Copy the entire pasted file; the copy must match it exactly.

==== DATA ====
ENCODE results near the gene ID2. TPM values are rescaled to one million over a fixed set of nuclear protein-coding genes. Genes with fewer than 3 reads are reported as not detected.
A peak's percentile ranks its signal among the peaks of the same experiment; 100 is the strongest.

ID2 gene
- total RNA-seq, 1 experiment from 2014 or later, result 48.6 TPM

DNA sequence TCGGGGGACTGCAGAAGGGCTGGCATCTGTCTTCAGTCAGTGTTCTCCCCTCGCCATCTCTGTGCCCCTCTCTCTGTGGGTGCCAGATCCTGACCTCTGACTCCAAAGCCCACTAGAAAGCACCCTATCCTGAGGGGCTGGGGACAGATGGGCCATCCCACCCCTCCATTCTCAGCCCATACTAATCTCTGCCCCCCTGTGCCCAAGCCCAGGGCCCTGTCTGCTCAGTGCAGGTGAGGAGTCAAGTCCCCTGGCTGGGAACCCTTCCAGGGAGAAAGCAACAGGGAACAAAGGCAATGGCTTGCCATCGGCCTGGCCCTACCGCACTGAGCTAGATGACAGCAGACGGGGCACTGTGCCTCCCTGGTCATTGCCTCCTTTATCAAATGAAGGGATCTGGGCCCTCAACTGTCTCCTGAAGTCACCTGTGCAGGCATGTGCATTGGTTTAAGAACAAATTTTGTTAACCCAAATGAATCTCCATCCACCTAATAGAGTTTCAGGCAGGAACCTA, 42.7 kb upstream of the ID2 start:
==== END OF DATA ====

ENCODE results near the gene ID2. TPM values are rescaled to one million over a fixed set of nuclear protein-coding genes. Genes with fewer than 3 reads are reported as not detected.
A peak's percentile ranks its signal among the peaks of the same experiment; 100 is the strongest.

ID2 gene
- total RNA-seq, 1 experiment from 2014 or later, result 48.6 TPM

DNA sequence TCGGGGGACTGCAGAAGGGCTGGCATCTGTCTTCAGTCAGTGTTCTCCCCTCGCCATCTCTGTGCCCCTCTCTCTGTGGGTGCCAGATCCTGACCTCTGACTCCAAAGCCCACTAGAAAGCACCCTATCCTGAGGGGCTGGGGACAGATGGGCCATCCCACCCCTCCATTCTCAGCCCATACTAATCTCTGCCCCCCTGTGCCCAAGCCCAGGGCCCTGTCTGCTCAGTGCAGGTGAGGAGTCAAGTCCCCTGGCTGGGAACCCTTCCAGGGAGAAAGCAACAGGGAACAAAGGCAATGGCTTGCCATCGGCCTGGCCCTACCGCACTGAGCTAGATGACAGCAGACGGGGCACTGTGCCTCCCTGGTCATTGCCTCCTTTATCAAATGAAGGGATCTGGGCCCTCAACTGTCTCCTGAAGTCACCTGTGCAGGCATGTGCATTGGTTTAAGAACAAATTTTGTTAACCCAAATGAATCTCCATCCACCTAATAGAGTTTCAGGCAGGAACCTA, 42.7 kb upstream of the ID2 start: